• Short term (up to 2023): aimed at using the results in the planned wind farms. Here, the emphasis is on the study of the assumptions made during the ecological assessment of these wind farms. In addition, the study also examines the usefulness, necessity and effectiveness of the measures imposed on the wind sector in order to limit ecological damage.
  • Long term (after 2023): which knowledge is necessary to ensure that further expansion of offshore wind farms takes place in a responsible way, what are the expected effects of the further expansion of the number of wind farms on the North Sea, where exactly can they be positioned and with which possible consequences, how can negative effects be adequately avoided, etc.
During the five-year period of Wozep, a great deal of ground-breaking work will be done and a huge amount of new knowledge about marine ecology and how it is affected will be gathered and developed. Yet again we are facing the challenge of using this new knowledge effectively in order to make the energy need sustainable.
Wozep a five-year research programme

What will Wozep examine?

The main knowledge gaps are in the area of the (cumulative) effects of the construction and use of offshore wind farms on the protected habitats and groups of species (and habitats) of marine mammals (porpoises and two species of seals), marine and coastal birds, migratory land birds, underwater habitats (for seabed fauna and fish) and, surprisingly, bats that migrate across the North Sea.
Porpoises and common and grey seals probably experience the most disruption from the noise caused by from pile-driving when a wind farm is being constructed. Because of this, the area can be unsuitable as a resting and foraging area for these species for a longer time, and this can affect their fitness and therefore their chances of survival and reproduction.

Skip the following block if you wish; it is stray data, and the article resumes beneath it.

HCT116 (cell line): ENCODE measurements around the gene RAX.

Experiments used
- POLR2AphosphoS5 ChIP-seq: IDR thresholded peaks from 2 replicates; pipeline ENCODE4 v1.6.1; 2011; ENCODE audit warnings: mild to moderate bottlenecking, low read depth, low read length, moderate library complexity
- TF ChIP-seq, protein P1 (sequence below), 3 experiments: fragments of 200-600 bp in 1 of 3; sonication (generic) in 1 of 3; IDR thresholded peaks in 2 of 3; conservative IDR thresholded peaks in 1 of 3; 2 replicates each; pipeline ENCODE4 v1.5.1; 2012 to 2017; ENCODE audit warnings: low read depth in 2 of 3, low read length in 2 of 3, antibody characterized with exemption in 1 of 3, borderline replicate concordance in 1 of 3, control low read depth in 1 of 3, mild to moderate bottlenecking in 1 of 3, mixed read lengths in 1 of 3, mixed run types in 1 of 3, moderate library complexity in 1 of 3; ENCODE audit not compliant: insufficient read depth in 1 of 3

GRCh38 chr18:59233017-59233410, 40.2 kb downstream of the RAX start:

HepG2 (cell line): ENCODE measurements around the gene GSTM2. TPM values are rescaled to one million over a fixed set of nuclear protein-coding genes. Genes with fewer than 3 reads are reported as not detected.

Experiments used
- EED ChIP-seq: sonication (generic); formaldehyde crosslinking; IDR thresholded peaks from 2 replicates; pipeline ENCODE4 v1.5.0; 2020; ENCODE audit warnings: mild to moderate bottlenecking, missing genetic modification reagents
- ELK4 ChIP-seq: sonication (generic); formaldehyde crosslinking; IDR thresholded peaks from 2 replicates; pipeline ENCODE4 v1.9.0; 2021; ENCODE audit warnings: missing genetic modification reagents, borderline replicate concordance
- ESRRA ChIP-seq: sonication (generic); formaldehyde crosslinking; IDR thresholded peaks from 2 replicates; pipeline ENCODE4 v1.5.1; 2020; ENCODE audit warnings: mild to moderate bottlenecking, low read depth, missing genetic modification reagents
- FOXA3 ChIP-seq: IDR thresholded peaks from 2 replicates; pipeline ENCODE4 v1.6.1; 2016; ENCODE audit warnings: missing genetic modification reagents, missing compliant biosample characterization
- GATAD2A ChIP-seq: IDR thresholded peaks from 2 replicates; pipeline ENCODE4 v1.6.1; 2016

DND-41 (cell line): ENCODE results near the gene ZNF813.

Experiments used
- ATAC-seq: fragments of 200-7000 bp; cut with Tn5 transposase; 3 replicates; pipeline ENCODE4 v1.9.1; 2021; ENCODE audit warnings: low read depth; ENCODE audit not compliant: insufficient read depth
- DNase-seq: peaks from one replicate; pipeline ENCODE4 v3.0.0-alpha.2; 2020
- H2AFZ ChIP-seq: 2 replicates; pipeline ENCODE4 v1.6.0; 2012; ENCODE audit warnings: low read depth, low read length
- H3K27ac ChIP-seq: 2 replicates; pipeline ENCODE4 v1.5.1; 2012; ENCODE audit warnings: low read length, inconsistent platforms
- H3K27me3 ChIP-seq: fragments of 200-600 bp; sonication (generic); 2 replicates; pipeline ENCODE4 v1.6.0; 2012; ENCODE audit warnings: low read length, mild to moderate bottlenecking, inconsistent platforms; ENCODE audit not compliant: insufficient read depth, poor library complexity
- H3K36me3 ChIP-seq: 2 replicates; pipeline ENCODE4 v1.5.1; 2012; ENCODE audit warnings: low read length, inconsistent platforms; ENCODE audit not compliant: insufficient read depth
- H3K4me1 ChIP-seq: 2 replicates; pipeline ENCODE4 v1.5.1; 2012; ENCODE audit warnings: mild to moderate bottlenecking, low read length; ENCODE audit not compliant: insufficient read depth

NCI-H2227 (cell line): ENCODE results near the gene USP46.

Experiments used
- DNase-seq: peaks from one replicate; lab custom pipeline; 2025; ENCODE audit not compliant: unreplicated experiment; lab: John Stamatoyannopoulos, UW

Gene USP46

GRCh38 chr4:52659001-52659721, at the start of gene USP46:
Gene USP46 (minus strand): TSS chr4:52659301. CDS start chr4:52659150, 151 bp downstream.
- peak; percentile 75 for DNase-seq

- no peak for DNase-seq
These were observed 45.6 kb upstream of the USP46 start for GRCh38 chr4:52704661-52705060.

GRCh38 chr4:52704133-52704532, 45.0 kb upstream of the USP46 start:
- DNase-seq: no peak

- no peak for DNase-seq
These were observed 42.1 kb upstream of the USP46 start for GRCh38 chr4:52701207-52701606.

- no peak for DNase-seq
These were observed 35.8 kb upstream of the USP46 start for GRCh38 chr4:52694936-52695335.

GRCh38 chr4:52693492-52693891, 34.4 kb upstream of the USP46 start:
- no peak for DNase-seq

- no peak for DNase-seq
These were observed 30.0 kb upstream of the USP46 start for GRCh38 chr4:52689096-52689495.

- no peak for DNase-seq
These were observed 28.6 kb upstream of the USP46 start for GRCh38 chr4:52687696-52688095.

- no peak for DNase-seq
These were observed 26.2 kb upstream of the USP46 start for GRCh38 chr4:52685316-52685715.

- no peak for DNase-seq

Marine and coastal birds can experience disruption from operational wind farms in two or three different ways. Species may be inclined to avoid artificial offshore structures because they do not recognise them as their ‘habitat’. They then deem it necessary to relocate to alternative areas. This costs extra energy and/or time and has a detrimental effect on their fitness. Species that are not deterred by wind farms run the risk of colliding with the rotating rotor blades of the turbines. This can cause higher mortality rates, which in turn can lead to unacceptable effects on the population.
The risk of collisions also applies to migratory ‘land birds’ and migratory bats (across the sea). It is only very recently that direct observations at night using bat detectors and ringing recoveries have shown that particularly Nathusius’ pipistrelle structurally migrates back and forth between the European mainland and the United Kingdom. And when we add that as they fly over land bats are demonstrably attracted to wind farms and that they are indeed regular victims of collisions, it becomes clear that this species group that is strictly protected under European law also deserves attention.
Wozep also focuses on the possible changes in the underwater environment. Changes in currents and/or patterns of erosion and sedimentation, whether or not in the presence of hard substrate on the seabed, can theoretically lead to possible changes in underwater habitats. These changes can affect the availability of food and therefore the quality of the habitat for protected species. This applies both to a number of fish species and to marine mammals and birds.